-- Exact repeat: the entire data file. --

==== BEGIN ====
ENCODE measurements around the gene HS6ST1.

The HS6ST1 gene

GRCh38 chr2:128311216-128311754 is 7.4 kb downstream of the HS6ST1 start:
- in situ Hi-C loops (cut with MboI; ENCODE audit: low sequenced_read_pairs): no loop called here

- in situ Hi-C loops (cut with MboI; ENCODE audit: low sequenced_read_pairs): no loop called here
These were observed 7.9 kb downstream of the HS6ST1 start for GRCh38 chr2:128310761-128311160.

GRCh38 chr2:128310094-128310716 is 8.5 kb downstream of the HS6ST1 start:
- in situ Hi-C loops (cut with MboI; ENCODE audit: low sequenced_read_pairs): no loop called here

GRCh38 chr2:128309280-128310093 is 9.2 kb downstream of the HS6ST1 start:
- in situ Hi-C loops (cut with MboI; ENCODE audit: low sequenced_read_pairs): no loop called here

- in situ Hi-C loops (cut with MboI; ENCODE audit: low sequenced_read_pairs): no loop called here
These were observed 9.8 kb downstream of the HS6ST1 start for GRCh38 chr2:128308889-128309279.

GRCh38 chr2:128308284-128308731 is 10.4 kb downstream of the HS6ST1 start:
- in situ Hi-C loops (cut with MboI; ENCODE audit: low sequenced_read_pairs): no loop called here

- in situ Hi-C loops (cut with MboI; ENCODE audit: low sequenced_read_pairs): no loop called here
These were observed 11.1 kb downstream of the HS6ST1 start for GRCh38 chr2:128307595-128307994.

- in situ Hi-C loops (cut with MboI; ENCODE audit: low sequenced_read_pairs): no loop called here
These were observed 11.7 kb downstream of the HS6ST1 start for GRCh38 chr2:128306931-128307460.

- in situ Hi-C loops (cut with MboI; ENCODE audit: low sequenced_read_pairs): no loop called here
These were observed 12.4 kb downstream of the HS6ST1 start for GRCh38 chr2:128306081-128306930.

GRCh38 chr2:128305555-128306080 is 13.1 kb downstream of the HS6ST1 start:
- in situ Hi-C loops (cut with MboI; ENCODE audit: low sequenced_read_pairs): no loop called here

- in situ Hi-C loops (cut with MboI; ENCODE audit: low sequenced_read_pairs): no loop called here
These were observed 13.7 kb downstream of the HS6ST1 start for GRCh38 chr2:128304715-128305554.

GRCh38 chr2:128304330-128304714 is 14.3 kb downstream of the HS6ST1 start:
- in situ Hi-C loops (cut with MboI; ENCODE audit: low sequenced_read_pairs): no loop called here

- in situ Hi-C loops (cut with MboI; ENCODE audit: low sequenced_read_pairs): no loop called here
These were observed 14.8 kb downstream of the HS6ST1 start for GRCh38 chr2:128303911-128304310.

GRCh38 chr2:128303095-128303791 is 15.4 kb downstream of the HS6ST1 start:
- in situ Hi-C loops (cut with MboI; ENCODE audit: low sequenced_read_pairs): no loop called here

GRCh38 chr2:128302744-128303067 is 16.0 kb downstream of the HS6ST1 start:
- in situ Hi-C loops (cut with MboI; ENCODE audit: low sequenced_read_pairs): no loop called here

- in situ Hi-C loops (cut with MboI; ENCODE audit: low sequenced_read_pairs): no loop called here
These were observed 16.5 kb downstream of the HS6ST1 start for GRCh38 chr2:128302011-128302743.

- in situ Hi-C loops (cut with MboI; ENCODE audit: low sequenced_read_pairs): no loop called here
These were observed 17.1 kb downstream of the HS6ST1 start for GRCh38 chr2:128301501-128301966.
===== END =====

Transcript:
ENCODE measurements around the gene HS6ST1.

The HS6ST1 gene

GRCh38 chr2:128311216-128311754 is 7.4 kb downstream of the HS6ST1 start:
- in situ Hi-C loops (cut with MboI; ENCODE audit: low sequenced_read_pairs): no loop called here

- in situ Hi-C loops (cut with MboI; ENCODE audit: low sequenced_read_pairs): no loop called here
These were observed 7.9 kb downstream of the HS6ST1 start for GRCh38 chr2:128310761-128311160.

GRCh38 chr2:128310094-128310716 is 8.5 kb downstream of the HS6ST1 start:
- in situ Hi-C loops (cut with MboI; ENCODE audit: low sequenced_read_pairs): no loop called here

GRCh38 chr2:128309280-128310093 is 9.2 kb downstream of the HS6ST1 start:
- in situ Hi-C loops (cut with MboI; ENCODE audit: low sequenced_read_pairs): no loop called here

- in situ Hi-C loops (cut with MboI; ENCODE audit: low sequenced_read_pairs): no loop called here
These were observed 9.8 kb downstream of the HS6ST1 start for GRCh38 chr2:128308889-128309279.

GRCh38 chr2:128308284-128308731 is 10.4 kb downstream of the HS6ST1 start:
- in situ Hi-C loops (cut with MboI; ENCODE audit: low sequenced_read_pairs): no loop called here

- in situ Hi-C loops (cut with MboI; ENCODE audit: low sequenced_read_pairs): no loop called here
These were observed 11.1 kb downstream of the HS6ST1 start for GRCh38 chr2:128307595-128307994.

- in situ Hi-C loops (cut with MboI; ENCODE audit: low sequenced_read_pairs): no loop called here
These were observed 11.7 kb downstream of the HS6ST1 start for GRCh38 chr2:128306931-128307460.

- in situ Hi-C loops (cut with MboI; ENCODE audit: low sequenced_read_pairs): no loop called here
These were observed 12.4 kb downstream of the HS6ST1 start for GRCh38 chr2:128306081-128306930.

GRCh38 chr2:128305555-128306080 is 13.1 kb downstream of the HS6ST1 start:
- in situ Hi-C loops (cut with MboI; ENCODE audit: low sequenced_read_pairs): no loop called here

- in situ Hi-C loops (cut with MboI; ENCODE audit: low sequenced_read_pairs): no loop called here
These were observed 13.7 kb downstream of the HS6ST1 start for GRCh38 chr2:128304715-128305554.

GRCh38 chr2:128304330-128304714 is 14.3 kb downstream of the HS6ST1 start:
- in situ Hi-C loops (cut with MboI; ENCODE audit: low sequenced_read_pairs): no loop called here

- in situ Hi-C loops (cut with MboI; ENCODE audit: low sequenced_read_pairs): no loop called here
These were observed 14.8 kb downstream of the HS6ST1 start for GRCh38 chr2:128303911-128304310.

GRCh38 chr2:128303095-128303791 is 15.4 kb downstream of the HS6ST1 start:
- in situ Hi-C loops (cut with MboI; ENCODE audit: low sequenced_read_pairs): no loop called here

GRCh38 chr2:128302744-128303067 is 16.0 kb downstream of the HS6ST1 start:
- in situ Hi-C loops (cut with MboI; ENCODE audit: low sequenced_read_pairs): no loop called here

- in situ Hi-C loops (cut with MboI; ENCODE audit: low sequenced_read_pairs): no loop called here
These were observed 16.5 kb downstream of the HS6ST1 start for GRCh38 chr2:128302011-128302743.

- in situ Hi-C loops (cut with MboI; ENCODE audit: low sequenced_read_pairs): no loop called here
These were observed 17.1 kb downstream of the HS6ST1 start for GRCh38 chr2:128301501-128301966.